• Summarize and share the information gathered with the concerned development organizations in order to scale up the approach
• Develop an action plan based on discussions held with thematic group members and market chain actors

The SLM Approach addressed the following problems: • At the local level, the markets are poorly structured and poorly managed; there is a lack of systematic marketing for agricultural commodities.
• There is little knowledge of post-harvest processing which would add value to agricultural produce.
• The links and coordination between service providers, market actors, and stakeholders are poor.
• There is insufficient knowledge of institutional development and of the import role it plays in getting products to market.
• Smallholder farmers do not have access to pricing information.
• Distrust and misunderstanding prevail at every step along the market chain.

2.9 Conditions enabling or hindering implementation of the Technology/ Technologies applied under the Approach

social/ cultural/ religious norms and values
  • hindering

Smallholder producers have little experience selling their produce at larger markets.

Treatment through the SLM Approach: Strengthen community-based collection centres for collective marketing.

availability/ access to financial resources and services
  • hindering

There is no support that smallholder farmers can count on to market their produce.

Treatment through the SLM Approach: Inform farmers of the possibility of participating in programmes like PMCA to extend their networking.

institutional setting
  • hindering

Weak institutional collaboration among line agencies; market and planning committees only function irregularly.

Treatment through the SLM Approach: Facilitate better management of market and planning committees so that the local collection centre can function well.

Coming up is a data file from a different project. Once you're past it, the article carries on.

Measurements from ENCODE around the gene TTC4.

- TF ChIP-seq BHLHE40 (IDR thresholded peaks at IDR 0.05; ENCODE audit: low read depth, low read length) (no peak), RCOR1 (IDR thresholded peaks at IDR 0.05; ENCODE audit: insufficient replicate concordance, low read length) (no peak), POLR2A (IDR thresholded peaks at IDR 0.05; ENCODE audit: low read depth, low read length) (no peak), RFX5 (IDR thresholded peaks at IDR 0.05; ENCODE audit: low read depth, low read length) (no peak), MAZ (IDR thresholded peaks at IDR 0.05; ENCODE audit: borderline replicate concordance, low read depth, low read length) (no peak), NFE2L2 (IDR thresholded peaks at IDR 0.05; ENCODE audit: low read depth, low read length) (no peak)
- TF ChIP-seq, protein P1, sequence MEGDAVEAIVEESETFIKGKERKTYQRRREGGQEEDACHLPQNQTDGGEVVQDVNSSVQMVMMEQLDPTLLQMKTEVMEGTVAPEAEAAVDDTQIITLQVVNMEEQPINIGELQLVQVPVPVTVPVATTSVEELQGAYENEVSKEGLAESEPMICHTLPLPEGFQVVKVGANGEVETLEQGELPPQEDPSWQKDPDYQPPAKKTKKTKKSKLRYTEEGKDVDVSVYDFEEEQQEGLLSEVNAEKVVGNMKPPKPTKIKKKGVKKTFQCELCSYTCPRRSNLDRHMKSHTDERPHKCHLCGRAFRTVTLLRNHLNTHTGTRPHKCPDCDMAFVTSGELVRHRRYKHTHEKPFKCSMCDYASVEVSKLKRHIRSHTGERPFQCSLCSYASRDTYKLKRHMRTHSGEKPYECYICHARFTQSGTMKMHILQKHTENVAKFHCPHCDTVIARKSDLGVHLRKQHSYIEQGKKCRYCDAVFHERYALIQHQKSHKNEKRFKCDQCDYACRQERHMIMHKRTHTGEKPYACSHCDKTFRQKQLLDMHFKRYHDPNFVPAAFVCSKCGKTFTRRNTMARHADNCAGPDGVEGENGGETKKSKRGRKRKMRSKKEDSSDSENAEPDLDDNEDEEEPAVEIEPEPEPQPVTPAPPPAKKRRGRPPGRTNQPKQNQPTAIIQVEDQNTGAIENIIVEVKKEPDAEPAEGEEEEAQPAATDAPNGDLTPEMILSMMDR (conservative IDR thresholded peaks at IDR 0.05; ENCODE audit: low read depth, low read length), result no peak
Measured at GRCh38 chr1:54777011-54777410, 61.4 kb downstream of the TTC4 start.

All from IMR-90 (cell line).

legal framework (land tenure, land and water use rights)
  • enabling

The approach does not deal specifically with water or land use rights. When these are problematic they are referred to the concerned authorities on a case-by-case basis.

knowledge about SLM, access to technical support
  • hindering

Inadequate information on market-led production and post-harvest processing; poor links with markets.

Treatment through the SLM Approach: Disseminate pricing information; provide training on postharvest processing; give smallholder farmers an opportunity to visit commercial vegetable production sites and different market outlets and allow them to interact with market chain actors and other land users.

  • hindering

Distrust, misunderstanding and poor communication are prevalent in interactions between smallholder farmers, traders, service providers, and those in development agencies.

Treatment through the SLM Approach: Facilitate frequent interactions between vegetable producers, market and planning committee members, and traders to help break down barriers and build trust; facilitate the development of plans for joint implementation.

3. Participation and roles of stakeholders involved

3.1 Stakeholders involved in the Approach and their roles

  • local land users/ local communities

A majority of the participants (>60%) were women who are involved at different points along the market chain. More than 20% who participated are from disadvantaged groups.

  • SLM specialists/ agricultural advisers
  • NGO
  • international organization
3.2 Involvement of local land users/ local communities in the different phases of the Approach
Involvement of local land users/ local communities Specify who was involved and describe activities
initiation/ motivation interactive Public meetings, focus group discussions, interviews, market surveys and rapid market assessments, impact filters
planning self-mobilization Market constraints and opportunities are identified; actors throughout the market chain and members of thematic groups develop future plans based on their assessment of the business potential for local products and services.
implementation self-mobilization The PMCA is implemented through the Marketing Planning Committee and collection centres by various actors from throughout the market chain and members of the various thematic groups; skilled staff from the R&D organization helps with facilitation.
monitoring/ evaluation self-mobilization Members of the various thematic groups and the MPC jointly monitor and evaluate plans and achievements on a regular basis.
Research interactive The approach is applied by the thematic groups. R&D organizations help these groups to analyse both quantitative and qualitative information.

3.3 Flow chart (if available)


The PMCA approach facilitates and promotes trust among market chain actors and allows them to work together to introduce innovative new ideas. During the initial phase, it is usually R&D organizations that take the lead, but as the approach matures, there is an ever greater involvement of the community. The PMCA process supports the development and implementation of institutional, technological, and commercial innovations and has acted to promote constructive interactions through mutual learning and trust.